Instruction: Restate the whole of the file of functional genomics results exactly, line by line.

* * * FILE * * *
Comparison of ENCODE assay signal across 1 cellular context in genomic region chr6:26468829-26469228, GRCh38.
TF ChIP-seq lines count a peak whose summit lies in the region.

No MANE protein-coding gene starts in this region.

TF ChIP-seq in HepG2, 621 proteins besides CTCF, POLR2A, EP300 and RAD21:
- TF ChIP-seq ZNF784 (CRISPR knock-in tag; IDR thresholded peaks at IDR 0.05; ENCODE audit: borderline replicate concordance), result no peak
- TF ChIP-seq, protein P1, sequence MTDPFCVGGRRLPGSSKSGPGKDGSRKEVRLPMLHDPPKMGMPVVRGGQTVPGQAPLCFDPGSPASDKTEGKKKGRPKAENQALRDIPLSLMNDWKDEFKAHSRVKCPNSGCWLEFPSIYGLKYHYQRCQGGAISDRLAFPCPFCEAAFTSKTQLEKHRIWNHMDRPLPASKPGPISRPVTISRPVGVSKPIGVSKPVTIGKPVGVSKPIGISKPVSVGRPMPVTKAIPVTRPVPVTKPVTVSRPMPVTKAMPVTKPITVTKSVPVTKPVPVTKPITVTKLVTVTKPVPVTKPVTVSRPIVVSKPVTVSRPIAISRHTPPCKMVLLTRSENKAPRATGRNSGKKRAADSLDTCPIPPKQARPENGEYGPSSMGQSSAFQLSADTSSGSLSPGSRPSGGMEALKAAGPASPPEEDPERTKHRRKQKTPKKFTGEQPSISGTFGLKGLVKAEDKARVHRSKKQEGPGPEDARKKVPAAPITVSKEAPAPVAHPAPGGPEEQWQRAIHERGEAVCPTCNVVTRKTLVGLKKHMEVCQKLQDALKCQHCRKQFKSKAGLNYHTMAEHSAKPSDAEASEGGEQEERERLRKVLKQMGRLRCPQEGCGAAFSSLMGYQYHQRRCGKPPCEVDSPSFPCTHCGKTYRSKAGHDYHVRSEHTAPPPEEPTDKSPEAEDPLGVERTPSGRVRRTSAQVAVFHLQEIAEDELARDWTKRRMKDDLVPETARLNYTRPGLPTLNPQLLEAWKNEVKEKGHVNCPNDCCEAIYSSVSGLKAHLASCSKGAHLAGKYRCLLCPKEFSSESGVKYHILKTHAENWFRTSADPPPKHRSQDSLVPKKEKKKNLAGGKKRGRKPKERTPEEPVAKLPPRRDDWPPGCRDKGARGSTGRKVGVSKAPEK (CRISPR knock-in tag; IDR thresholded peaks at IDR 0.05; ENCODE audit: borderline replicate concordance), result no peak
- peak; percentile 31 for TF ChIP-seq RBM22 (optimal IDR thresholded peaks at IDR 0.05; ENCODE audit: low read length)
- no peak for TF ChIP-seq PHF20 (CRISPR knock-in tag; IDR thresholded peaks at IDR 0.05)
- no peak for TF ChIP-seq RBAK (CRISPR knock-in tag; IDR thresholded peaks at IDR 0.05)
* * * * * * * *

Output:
Comparison of ENCODE assay signal across 1 cellular context in genomic region chr6:26468829-26469228, GRCh38.
TF ChIP-seq lines count a peak whose summit lies in the region.

No MANE protein-coding gene starts in this region.

TF ChIP-seq in HepG2, 621 proteins besides CTCF, POLR2A, EP300 and RAD21:
- TF ChIP-seq ZNF784 (CRISPR knock-in tag; IDR thresholded peaks at IDR 0.05; ENCODE audit: borderline replicate concordance), result no peak
- TF ChIP-seq, protein P1, sequence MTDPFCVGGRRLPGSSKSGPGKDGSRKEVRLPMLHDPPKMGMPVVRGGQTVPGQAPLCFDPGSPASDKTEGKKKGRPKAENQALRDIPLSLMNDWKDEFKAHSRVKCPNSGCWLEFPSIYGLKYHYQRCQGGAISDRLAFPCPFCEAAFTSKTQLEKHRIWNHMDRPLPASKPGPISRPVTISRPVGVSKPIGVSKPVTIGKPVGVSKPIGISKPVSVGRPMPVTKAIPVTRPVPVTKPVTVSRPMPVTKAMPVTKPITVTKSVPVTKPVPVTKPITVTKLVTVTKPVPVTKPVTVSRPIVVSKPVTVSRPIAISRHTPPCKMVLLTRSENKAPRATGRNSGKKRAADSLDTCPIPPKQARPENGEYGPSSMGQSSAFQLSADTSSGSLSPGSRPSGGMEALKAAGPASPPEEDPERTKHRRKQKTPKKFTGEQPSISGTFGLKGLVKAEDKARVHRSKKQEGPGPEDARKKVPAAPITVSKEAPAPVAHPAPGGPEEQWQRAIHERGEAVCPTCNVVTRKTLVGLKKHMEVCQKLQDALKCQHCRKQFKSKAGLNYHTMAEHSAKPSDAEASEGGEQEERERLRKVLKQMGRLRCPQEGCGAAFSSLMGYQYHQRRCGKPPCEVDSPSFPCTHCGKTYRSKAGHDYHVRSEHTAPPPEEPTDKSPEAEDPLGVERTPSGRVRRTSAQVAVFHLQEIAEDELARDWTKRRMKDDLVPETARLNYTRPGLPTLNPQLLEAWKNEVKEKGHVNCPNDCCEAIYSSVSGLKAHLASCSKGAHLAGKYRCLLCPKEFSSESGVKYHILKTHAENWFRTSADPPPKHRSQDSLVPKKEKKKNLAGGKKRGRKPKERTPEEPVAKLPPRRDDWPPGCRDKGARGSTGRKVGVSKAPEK (CRISPR knock-in tag; IDR thresholded peaks at IDR 0.05; ENCODE audit: borderline replicate concordance), result no peak
- peak; percentile 31 for TF ChIP-seq RBM22 (optimal IDR thresholded peaks at IDR 0.05; ENCODE audit: low read length)
- no peak for TF ChIP-seq PHF20 (CRISPR knock-in tag; IDR thresholded peaks at IDR 0.05)
- no peak for TF ChIP-seq RBAK (CRISPR knock-in tag; IDR thresholded peaks at IDR 0.05)